Heather Woods Broderick
The word labyrinth is often used interchangeably with the word maze. But unlike a maze — which has multiple branching paths — historians argue that the traditional labyrinth consists of a single path, one that’s been elaborately constructed to unfurl with all of the mystery and incomprehensible beauty of life. Using this definition, completing a labyrinth isn’t about choosing the right path, it’s about choosing to persist at all.
Across her new album Labyrinth, Heather Woods Broderick serves as our reflective host, subverting expectations of conventional songcraft with impressionistic language and quietly relentless explorations of the human experience that’s at once light and dark, more circular and less linear. “Many of us yearn for stillness and peace, as an escape from the movement all around us,” she explains when asked about the themes of the album. “Yet movement is perpetual, happening all the time on some level. It’s as wild as the wind, yet eternally predictable in its inevitability. It is linear in part, but infinite in its circuitry. Our lives just punctuate it.”
So perhaps it’s fitting that Labyrinth begins with an account of the artist on the road. “Driving west at night” she sings on the curtain-raiser “As I Left,” “Getting darker at the same time it’s getting light.” This vignette of Broderick escaping the approach of dawn sets the stage for the rest of the album, a collection of beautifully-sung tone poems that pulse with elements of trip hop, true-to-life songcraft, and occasional peaks of electro-pop grandeur. The songs are also among her most spare to date, reflecting a natural, conscious progression towards being more exposed in her music, with her honeyed vocals upfront and the songs’ essence immediate to listeners.
Broderick began crafting Labyrinth in March 2020, when most forms of movement were brought to a screeching halt. The Maine-born, Los Angeles-based songwriter — who, in addition to her work as a solo musician, built a life playing and touring with acts such as Sharon Van Etten, Beth Orton, Damien Jurado, and Efterklang — was suddenly forced off the road for the first time in her career. She used this disruption as an opportunity to pare down her creation process and construct the scaffolding for Labyrinth in her apartment. Employing only the most crucial tools at her disposal, Broderick found herself opening different artistic doors as she focused on sharpening her recording skills, capturing the majority of the album on her own before finishing the remainder with co-producer D. James Goodwin.
This new DIY approach is evident on tracks like “As I Left,” a stripped-down ballad that sees Broderick contemplating the illusory nature of place and memory when one is constantly traveling. In other moments, her rabbit-from-a-hat essentialism results in songs that feel huge despite their sparse palette; “Crashing Against the Sun” may be the most stadium-ready she has ever sounded, complete with romantic synth-lines, splashing arena drums, and a wide sense of sonic-framing. On the richly-produced “I Want To Go,” Broderick employs a Tricky-esque beat and stabs of distortion as she describes the restless quality of her dreams and a longing to return to the natural world. Her lyrics feel almost venomous on the piano and bass-led “Wherever I Go,” in which she describes an empire “...where the dry land cracks beneath the asphalt...and the colonies of supple grubs fill them up one by one.”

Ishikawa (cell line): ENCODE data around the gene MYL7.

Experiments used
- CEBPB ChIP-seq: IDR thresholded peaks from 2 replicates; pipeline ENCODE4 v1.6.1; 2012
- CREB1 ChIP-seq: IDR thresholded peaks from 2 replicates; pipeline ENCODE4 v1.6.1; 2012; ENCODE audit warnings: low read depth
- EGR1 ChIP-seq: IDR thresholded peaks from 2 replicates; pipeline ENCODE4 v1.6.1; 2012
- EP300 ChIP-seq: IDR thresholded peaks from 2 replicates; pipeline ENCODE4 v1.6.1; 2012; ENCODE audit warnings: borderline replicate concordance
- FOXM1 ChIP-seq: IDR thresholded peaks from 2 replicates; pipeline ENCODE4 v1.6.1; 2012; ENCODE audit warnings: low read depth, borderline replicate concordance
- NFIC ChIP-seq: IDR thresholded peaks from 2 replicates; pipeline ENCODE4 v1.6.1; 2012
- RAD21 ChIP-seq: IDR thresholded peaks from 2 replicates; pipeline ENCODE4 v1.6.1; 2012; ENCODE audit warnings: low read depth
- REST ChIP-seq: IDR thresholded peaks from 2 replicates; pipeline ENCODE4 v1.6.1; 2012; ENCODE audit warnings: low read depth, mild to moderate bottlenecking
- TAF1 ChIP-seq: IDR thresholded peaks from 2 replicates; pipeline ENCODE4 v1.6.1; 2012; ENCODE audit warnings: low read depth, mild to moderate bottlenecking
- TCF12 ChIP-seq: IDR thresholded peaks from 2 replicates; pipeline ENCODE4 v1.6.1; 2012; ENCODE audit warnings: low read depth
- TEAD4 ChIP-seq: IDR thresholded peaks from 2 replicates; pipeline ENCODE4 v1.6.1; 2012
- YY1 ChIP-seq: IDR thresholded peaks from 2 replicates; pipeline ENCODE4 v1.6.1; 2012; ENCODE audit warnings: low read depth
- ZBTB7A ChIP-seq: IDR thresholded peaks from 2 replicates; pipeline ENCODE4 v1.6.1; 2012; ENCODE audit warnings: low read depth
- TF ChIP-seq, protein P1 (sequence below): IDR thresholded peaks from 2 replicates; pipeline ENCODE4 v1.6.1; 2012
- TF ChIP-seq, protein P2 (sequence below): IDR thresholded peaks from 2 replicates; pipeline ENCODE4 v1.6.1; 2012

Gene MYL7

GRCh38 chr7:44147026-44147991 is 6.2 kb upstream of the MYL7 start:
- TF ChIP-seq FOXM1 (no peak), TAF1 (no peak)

Despite the evocative, often gorgeous songwriting, it’s clear that Broderick isn’t here to comfort or assuage; she’s a painter depicting a landscape, an observant traveler through realms of memory and thought. This becomes particularly apparent on lead single “Blood Run Through Me,” with its skeletal beat and neon-cloaked bassline helping to build the song to soaring, chill-inducing heights. Goodwin and singer-songwriter Lisa Hannigan join Broderick on vocals, providing a brief moment of camaraderie and unity, even as the lyrics describe how “we're tapped out / too much reaching for each other’s lives.” A stillness fills the air on stunning closer “What Does Love Care,” in which Broderick wakes but stays in bed one morning, listening to birdsong and observing the sunlight. Her mind wanders as she imagines the end of the anthropocene, when “the greens are greener than we’ve ever seen.” She contemplates “how happy the bottom dwellers must be / less heavy feet and fewer ships on the sea” amid a landscape of organ and restrained reverberating drums, before asking flatly “it’s all about love, and what does love need?” She answers a moment later, the final words heard on the album: “It doesn’t take much to water the seed.”
For all of Broderick’s sage lyricism and vocal authority, Labyrinth never provides the listener with any easy answers. If the image of the labyrinth represents the enormity of modern life and the difficulty of navigating it, Heather Woods Broderick provides a guide to its endless kinetic wonders — of being present, aware, and connected despite its disconnects. She describes the texture of its walls, its indifferent rhythms, and the inherent poeticism of feeling lost amid the confusion and unexpected turns. At this point in our history, perhaps that’s all we need to keep moving.
It is ethereal and perfect. I just madly love this record
...immediately inspiring, like a day blooming into beautiful life...
…she does a good job of building walls of sound that still maintain an intimate, bedroom-folk feel.
…a collection of beautifully layered, echo-heavy songs that span out in unexpected directions.
…exquisitely beautiful...bathed in sonic radiance…